Greater Oneonta
Historical Society

P.O. Box 814
Oneonta, NY 13820

Words and Pictures

Oneonta Historical Society History

by Mark Simonson, Oneonta City Historian

First printed in The Oneonta Daily Star, March 2, 2009.

The Oneonta area became a bit more history conscious 70 years ago this past weekend. It was February 28, 1939 that the Upper Susquehanna Historical Society held its first meeting at the St. James parish house on Main St., Oneonta. We know it today as the Greater Oneonta Historical Society.

Postmaster Chester A. Miller was elected first president at a public meeting with 75 area residents on that Tuesday evening. The Society covered a fairly large region at the time, so representatives of the board came from nearby communities. Three vice-presidents were nominated at that meeting, including the Rev. Yale Lyon of Unadilla, the Hon. Alva Seybolt of Oneonta, and N.V.V. Franchot of Morris. Charles Beams of Oneonta was elected secretary, William C. McRorie of Milford was elected treasurer, and Miss Rosanna Bagg of Oneonta was the first curator. Nine trustees were selected to round out the board.

Mr. Seybolt reported for the committee named to draft the society's by-laws and constitution. "The object of this society," said Seybolt, "will be to gather and preserve the history of the area, including documents, papers, and articles of historical value and of historical interest."

The Society was an active group, holding regular meetings and hosting guest speakers at their first "home" in Huntington Memorial Library. By 1954, the area had become markedly more interested in local history, and crowded the little space they had at the library. By April, the Society's membership was quickly headed toward the 400 mark.

A plea began in a September letter to the editor of the Oneonta Star, by Dr. Edward Parish, then president. Specifically, Parish was lobbying for the use of the Wilber garage, behind the George I. Wilber Mansion on Ford Avenue. It was owned by the City of Oneonta at the time. The appeal went to the mayor and common council for approval. An August 1956 Oneonta Star article showed the issue was still being debated by city officials. The museum was finally opened in January 1963. That would become "home" for a few years.

The Historical Society was then moved inside the Wilber mansion, where they had an office for many years but held public meetings at various sites. The search always continued for a permanent home, yet it was never successful.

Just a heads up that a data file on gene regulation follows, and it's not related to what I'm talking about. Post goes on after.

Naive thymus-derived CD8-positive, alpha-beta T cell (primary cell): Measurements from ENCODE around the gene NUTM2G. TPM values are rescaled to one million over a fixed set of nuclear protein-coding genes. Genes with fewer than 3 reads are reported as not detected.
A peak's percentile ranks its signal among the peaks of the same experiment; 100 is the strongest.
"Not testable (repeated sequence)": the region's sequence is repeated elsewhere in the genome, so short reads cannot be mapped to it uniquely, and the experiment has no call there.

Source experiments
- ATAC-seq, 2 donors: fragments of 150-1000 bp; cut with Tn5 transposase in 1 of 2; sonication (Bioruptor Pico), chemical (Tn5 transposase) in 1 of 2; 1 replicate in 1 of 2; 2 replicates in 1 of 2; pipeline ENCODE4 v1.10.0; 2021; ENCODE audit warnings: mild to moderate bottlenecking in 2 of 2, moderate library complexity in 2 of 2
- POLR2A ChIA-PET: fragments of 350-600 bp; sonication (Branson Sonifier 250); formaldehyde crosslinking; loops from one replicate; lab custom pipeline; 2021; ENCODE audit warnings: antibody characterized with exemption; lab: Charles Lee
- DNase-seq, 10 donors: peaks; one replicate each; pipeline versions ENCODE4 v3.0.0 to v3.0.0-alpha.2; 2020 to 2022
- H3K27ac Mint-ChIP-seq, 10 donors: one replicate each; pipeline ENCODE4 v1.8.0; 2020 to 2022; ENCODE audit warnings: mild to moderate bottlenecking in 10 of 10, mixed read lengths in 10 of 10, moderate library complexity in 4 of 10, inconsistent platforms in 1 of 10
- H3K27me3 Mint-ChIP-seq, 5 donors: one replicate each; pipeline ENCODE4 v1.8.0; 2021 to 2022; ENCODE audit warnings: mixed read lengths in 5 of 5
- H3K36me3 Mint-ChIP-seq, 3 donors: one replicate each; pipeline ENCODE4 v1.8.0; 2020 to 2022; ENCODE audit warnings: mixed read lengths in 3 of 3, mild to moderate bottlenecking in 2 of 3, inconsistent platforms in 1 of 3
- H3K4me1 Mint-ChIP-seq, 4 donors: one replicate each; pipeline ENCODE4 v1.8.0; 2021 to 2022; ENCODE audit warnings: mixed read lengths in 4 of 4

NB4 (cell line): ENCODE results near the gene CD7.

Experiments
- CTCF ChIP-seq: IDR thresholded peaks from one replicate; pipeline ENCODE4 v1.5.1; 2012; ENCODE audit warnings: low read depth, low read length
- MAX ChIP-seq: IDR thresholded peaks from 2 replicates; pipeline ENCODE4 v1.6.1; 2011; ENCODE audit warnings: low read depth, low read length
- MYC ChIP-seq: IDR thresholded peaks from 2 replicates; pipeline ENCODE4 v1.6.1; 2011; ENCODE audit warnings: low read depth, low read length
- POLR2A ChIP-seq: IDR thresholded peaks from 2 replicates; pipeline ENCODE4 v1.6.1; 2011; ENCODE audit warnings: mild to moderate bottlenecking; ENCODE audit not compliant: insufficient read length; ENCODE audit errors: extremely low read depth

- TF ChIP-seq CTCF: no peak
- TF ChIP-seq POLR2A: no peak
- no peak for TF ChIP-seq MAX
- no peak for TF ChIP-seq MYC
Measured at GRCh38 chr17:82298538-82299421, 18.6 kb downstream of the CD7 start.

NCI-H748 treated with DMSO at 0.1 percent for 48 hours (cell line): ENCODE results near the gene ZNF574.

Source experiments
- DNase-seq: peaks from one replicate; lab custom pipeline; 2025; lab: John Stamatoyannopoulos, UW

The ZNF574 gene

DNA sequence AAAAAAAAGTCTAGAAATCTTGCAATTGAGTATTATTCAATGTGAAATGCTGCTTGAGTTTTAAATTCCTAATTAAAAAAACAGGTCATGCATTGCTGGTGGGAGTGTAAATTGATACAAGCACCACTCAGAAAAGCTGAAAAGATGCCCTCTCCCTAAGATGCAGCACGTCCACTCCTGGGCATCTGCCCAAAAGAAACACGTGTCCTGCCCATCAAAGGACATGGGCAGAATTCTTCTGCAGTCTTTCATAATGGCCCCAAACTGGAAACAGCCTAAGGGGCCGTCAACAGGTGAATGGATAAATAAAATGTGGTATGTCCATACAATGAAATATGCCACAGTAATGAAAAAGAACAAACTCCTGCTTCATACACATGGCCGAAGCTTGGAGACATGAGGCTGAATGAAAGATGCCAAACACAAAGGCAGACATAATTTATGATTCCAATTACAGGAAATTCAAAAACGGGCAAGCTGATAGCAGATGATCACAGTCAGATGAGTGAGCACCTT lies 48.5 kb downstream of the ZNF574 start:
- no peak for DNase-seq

The number of members in the Historical Society decreased significantly in the 1980s and the meetings were quarterly instead of monthly. Rumors began that the Society had disbanded and the collections sold, but that was never the case. Documents and archives went into storage in several places.

The Society had hit their lowest point in the mid-1990s. Many communities affiliated with the Upper Susquehanna Historical Society were forming their own societies.

Norma Hutman changed the downward direction, as she became President in 1996 and directed the name to be changed to the Greater Oneonta Historical Society. Ms. Hutman recruited new trustees and officers and renewed the goal of finding a permanent home -- free of any ties to city government. Membership, which had fallen to 30 by 1998, began a steady rebound. A new logo, a train bursting into the foreground of a drawing was designed by Tony Mongillo.

Under subsequent Society presidents Grace Smith and Sally Mullen, and a task force to find a home, headed by Loraine Tyler, a candidate building was chosen and closed on in March 2001, 183 Main Street. This had been home to former businesses such as Galinn's Jeweler's, the Jo-Ann Dress Shop, and Laskaris' Restaurant.

The Greater Oneonta Historical Society's History Center underwent massive renovations on the exterior of the building and the street level floor between 2001-05. A grand opening ceremony was held in 2005. Over the next several years the Society will be proceeding with renovations on the second and third floors of 183 Main St., including a ballroom on the top floor.

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